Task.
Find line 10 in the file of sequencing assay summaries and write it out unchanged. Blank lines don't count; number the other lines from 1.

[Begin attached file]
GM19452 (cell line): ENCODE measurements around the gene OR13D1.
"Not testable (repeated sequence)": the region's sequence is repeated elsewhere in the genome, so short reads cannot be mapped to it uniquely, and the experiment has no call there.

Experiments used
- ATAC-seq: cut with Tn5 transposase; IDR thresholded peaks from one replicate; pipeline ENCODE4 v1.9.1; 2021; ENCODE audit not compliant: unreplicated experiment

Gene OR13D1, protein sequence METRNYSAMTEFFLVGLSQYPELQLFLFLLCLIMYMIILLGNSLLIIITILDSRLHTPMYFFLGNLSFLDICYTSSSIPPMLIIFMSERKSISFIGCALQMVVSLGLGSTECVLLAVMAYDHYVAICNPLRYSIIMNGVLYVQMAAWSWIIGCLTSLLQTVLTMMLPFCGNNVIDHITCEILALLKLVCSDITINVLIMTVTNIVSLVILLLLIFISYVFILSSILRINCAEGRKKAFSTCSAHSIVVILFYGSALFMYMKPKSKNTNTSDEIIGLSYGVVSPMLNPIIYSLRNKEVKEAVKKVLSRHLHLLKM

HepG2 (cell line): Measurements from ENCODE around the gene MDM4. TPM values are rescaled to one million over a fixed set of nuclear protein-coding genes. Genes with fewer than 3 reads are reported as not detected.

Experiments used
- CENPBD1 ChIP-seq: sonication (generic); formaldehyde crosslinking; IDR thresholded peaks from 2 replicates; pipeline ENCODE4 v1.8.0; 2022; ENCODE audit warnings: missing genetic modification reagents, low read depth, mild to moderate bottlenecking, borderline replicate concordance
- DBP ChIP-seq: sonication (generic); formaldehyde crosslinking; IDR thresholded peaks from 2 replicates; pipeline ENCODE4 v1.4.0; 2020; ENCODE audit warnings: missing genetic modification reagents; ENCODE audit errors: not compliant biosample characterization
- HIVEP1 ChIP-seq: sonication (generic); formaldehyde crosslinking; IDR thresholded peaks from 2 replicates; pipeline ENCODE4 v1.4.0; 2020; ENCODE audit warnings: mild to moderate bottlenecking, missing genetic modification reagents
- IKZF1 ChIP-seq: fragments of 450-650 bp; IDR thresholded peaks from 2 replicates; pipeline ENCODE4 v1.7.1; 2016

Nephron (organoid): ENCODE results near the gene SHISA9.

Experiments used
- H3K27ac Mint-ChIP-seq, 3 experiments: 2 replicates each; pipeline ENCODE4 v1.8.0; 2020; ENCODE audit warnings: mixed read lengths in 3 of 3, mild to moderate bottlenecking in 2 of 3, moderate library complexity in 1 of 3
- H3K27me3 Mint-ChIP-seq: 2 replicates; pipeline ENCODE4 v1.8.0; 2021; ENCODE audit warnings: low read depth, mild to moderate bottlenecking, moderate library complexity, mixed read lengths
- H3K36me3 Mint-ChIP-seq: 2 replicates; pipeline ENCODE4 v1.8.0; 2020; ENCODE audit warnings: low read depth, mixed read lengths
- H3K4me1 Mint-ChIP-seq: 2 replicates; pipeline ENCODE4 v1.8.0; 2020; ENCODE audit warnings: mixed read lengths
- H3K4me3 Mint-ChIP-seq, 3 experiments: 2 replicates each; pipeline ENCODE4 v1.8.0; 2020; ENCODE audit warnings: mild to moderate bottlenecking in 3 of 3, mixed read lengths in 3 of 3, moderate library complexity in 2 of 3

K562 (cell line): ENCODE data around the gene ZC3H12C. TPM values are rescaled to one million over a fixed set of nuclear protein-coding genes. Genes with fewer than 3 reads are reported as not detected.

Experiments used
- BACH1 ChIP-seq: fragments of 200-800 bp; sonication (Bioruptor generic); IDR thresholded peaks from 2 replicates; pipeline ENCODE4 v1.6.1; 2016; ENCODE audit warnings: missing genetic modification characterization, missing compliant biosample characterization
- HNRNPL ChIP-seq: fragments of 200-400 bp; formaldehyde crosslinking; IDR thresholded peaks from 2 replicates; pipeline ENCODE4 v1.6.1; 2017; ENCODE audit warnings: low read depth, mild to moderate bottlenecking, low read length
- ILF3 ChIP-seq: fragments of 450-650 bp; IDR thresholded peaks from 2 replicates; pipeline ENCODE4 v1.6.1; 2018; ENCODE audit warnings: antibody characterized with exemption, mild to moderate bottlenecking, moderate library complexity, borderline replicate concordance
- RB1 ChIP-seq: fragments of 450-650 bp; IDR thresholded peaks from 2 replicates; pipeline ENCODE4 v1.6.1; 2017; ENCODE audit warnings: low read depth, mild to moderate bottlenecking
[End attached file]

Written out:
- HIVEP1 ChIP-seq: sonication (generic); formaldehyde crosslinking; IDR thresholded peaks from 2 replicates; pipeline ENCODE4 v1.4.0; 2020; ENCODE audit warnings: mild to moderate bottlenecking, missing genetic modification reagents